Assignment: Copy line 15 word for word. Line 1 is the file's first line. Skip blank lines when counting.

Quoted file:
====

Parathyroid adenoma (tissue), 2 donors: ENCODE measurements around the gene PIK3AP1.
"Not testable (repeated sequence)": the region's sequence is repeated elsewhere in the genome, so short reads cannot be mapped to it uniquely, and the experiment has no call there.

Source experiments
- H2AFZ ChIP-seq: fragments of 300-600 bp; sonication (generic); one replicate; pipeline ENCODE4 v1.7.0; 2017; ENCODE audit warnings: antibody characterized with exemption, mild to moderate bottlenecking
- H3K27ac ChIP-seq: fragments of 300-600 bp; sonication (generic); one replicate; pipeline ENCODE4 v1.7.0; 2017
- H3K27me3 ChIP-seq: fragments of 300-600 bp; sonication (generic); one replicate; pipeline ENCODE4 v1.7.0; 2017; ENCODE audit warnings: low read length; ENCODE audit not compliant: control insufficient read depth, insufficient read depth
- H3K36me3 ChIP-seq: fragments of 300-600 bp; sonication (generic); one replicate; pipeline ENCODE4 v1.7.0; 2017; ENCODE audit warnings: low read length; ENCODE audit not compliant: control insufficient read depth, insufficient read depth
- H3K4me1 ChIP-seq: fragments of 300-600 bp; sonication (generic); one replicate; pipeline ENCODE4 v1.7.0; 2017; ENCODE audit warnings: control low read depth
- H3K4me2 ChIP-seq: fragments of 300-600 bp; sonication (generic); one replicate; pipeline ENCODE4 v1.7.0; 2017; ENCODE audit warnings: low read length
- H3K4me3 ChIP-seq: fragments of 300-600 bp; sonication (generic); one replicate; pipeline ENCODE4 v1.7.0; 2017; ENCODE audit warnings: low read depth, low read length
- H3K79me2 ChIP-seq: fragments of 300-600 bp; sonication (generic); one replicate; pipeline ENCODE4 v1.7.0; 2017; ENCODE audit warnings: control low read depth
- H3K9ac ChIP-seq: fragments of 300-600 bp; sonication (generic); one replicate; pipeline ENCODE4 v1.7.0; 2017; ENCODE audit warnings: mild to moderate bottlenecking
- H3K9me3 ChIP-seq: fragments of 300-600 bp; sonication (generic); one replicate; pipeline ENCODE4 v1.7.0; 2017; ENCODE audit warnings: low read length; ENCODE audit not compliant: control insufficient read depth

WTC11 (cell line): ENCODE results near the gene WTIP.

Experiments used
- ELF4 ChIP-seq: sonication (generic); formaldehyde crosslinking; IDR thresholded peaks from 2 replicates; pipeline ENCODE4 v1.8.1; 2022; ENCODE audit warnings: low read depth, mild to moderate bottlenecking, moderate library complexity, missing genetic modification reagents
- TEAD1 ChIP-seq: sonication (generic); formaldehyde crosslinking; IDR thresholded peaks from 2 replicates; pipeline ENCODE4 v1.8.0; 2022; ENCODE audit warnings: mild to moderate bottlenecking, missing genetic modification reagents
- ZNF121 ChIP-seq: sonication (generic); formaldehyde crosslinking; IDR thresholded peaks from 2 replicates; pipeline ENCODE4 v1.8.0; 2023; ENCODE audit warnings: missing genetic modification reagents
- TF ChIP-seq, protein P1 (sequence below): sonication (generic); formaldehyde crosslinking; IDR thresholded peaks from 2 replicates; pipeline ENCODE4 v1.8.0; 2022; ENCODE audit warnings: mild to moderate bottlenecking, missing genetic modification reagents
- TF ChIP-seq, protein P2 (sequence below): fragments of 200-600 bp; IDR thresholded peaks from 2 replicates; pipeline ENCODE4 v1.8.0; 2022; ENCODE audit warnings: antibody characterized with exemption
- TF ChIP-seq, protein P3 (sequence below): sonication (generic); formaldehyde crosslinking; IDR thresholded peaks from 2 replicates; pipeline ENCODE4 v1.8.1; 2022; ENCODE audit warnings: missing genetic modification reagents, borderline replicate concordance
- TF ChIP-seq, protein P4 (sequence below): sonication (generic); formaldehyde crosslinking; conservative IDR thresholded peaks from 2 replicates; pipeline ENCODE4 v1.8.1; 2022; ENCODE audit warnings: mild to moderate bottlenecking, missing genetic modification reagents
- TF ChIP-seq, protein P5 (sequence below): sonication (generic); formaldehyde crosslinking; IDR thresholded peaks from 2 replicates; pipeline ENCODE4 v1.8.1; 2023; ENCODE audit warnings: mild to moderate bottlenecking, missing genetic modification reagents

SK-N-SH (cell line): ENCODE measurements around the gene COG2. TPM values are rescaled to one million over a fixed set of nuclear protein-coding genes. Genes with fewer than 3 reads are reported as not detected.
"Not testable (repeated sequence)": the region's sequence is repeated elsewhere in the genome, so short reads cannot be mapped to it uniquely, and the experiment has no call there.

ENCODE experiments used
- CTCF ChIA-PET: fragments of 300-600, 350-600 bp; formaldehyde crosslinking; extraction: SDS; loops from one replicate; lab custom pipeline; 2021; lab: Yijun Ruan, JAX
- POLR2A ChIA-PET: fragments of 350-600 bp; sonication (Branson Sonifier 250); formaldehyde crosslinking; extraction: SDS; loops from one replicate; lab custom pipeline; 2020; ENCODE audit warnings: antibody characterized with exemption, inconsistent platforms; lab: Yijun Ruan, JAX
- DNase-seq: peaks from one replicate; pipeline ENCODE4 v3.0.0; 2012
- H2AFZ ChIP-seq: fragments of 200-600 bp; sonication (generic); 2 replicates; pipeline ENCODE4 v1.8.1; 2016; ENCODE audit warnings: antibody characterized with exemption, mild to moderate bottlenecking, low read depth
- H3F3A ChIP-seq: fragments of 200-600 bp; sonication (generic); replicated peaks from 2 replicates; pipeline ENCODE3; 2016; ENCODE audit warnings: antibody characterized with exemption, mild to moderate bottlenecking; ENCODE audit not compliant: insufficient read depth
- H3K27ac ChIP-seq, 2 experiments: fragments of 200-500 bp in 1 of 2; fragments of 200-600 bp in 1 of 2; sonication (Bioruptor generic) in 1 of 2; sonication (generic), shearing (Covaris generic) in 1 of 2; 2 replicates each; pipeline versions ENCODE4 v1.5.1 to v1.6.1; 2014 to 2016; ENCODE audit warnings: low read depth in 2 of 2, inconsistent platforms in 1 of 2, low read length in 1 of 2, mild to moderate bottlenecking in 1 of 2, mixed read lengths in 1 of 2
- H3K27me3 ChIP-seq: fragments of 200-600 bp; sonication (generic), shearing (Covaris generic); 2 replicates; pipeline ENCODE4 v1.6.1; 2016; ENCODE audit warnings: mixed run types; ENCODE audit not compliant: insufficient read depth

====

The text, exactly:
Experiments used